Colombia

Plagued for decades with a reputation as a “dangerous” place to travel, Colombia is today emerging as one of the world’ pre-eminent backpacker travel destinations. I spent three weeks traveling in Colombia.

I will wait until later in this Colombia travel guide to expound upon whether or not I find Colombia to be dangerous, but I will say unequivocally that Colombia is one of my favorite single countries I’ve ever visited.

Places to Travel in Colombia

Colombia is overflowing with places to visit, whether you prefer cities, nature, or regions that bridge the two.

During my three weeks in Colombia, I visited three of the country’s big cities: The chaotic Colombian capital city Bogotá; super-modern Medellín; and exotic, tropical Cartagena. Each of these cities overwhelmed me not only with its charm and character, but with how extensively it different from everywhere else in Col0mbia I traveled.

Colombia is also a paradise for ecotourism. Santa Marta, about three hours east of Cartagena, is hub for the huge Tayrona National Park, the Ciudad Perdida “Lost City” (Colombia’s answer to Machu Picchu) as well as the smaller town of Minca, home to a waterfall and a coffee farm.

Speaking of coffee farms, caffeine addicts will also want to head to Colombia’s Eje Cafetero or “coffee triangle,” where they can tour coffee fincas, hike through the Valle del Cocora and just generally feel relaxed.

Cost of Travel in Colombia

Colombia is, with few exceptions, dirt cheap. The country uses the peso colombiano (1 USD ~ 1,764 COP) as its currency, and you shouldn’t expect to pay much more than 100,000 COP ($55) per day, which includes the cost of a hostel, three meals and all your transport for the day.

Although food and transport in Colombia’s cities are uniformly inexpensive, excursions in Colombia do have a tendency to get expensive. Entry to the aforementioned Tayrona National Park costs 35,000 COP ($20) alone, while a five-day trek to Ciudad Perdida (which I skipped for weather reasons) will run you no less than 600,000 COP ($300).

Transportation in Colombia

Colombia’s transportation infrastructure is par for the course for transport in South America: Travelers to Colombia can travel via long-distance bus or plane; Train service in Colombia is basically non-existent. I personally used flights to travel between the vast majority of cities in Colombia — unlike in most other countries in South America, flights within Colombia are cheap, although admittedly not as cheap as buses.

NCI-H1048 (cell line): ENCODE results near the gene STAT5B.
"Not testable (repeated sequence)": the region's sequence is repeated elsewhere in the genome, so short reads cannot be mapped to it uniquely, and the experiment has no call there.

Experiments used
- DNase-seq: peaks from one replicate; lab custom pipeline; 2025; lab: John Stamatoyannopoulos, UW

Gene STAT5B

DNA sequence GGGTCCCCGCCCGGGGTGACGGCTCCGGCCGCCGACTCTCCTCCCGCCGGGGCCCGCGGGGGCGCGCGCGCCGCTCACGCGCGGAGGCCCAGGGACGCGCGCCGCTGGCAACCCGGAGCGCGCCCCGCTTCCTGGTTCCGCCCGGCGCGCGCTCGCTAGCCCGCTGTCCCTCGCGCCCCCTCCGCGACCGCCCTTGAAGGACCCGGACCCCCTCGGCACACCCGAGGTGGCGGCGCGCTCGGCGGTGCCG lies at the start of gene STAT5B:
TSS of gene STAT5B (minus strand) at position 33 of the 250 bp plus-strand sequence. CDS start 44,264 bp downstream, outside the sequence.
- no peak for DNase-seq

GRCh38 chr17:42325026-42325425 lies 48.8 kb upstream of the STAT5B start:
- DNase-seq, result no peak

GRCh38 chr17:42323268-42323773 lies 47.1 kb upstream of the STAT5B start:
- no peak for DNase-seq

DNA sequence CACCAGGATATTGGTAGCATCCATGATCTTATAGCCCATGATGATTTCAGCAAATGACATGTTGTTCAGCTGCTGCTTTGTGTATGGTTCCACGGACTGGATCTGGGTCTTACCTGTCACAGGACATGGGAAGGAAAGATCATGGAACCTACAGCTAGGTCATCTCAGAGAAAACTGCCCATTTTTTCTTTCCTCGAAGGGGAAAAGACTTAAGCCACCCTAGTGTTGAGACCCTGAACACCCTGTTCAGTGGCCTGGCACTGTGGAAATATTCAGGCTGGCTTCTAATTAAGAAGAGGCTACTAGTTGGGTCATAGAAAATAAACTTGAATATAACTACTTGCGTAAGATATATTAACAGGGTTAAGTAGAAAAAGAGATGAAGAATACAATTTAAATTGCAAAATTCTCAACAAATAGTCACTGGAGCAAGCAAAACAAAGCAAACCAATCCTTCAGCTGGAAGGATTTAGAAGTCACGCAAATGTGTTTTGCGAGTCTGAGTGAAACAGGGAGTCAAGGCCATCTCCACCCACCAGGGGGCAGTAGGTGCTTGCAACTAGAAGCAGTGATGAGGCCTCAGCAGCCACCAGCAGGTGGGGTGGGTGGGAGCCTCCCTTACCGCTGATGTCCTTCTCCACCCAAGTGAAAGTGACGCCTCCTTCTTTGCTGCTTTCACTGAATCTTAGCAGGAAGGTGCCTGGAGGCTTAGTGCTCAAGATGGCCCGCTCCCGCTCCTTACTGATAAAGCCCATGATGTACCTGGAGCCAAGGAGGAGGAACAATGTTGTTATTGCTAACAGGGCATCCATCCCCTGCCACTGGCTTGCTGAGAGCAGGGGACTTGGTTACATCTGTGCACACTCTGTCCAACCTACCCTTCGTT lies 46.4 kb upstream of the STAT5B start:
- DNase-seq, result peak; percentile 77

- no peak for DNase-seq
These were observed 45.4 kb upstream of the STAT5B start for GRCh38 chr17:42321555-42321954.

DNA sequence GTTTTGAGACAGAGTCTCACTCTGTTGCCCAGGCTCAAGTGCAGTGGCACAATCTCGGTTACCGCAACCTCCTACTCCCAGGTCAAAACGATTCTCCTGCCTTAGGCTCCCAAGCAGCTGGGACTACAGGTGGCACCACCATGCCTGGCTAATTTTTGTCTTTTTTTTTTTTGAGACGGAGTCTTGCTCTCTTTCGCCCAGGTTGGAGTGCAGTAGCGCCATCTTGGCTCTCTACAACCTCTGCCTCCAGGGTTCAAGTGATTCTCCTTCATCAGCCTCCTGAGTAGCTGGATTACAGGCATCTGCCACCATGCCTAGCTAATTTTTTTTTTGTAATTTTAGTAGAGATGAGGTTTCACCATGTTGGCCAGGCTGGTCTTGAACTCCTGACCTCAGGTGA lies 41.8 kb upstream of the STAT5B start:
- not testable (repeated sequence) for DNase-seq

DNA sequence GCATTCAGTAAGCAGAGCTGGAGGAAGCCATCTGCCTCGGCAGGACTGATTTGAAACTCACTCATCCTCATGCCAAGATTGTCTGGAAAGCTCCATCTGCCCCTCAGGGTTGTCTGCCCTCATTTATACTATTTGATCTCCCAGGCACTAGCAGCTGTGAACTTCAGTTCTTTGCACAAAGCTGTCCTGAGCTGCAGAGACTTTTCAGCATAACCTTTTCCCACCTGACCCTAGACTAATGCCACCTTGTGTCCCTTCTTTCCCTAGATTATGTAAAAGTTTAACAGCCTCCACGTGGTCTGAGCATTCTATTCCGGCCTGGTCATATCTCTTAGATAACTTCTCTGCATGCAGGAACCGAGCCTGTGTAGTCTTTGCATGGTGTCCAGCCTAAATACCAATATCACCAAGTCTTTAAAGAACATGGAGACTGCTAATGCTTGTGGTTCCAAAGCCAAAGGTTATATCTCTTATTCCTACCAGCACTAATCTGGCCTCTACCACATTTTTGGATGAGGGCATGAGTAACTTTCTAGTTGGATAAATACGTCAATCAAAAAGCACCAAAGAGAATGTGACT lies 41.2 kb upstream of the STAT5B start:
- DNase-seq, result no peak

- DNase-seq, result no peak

Within cities, taxis are typically the best option for transport, although local buses do run in Cartagena in Santa Marta, Bogotá is home to the Transmilenio urban bus system and Medellín even has a network of metro lines and cable cars. Make sure and have your hotel or hostel call a taxi for you, as hopping into a random taxi in Colombia can be hazardous.

Colombia Visas

Colombia grants nationals of most countries 30-day visas on arrival, free of charge. If you wish to live, work or study in Colombia, contact your nearest Colombian embassy or consulate for visa options.

Gay Travel in Colombia

Colombia has recently been mentioned as a gay travel hotspot, although I think it is lacking when compared to other South American day destinations like Brazil and Argentina. I explain these thoughts further in my post on gay travel in Colombia.

Is Colombia Dangerous?

My feelings on this issue are mixed. On one hand, as I mentioned, I returned to Colombia completely unharmed — I didn’t even get scammed or pickpocketed! On the other hand, I got caught in a violent protest my very first day in Bogotá.

Additionally, I felt unsafe at several points during my trip, although it was more because of my gut than because of actual people or events. The good thing is that most Colombian cities are filled with police, so unless you are hanging out in sketchy, quiet areas in the middle of the night, you should be fine.

Colombia Travel Photos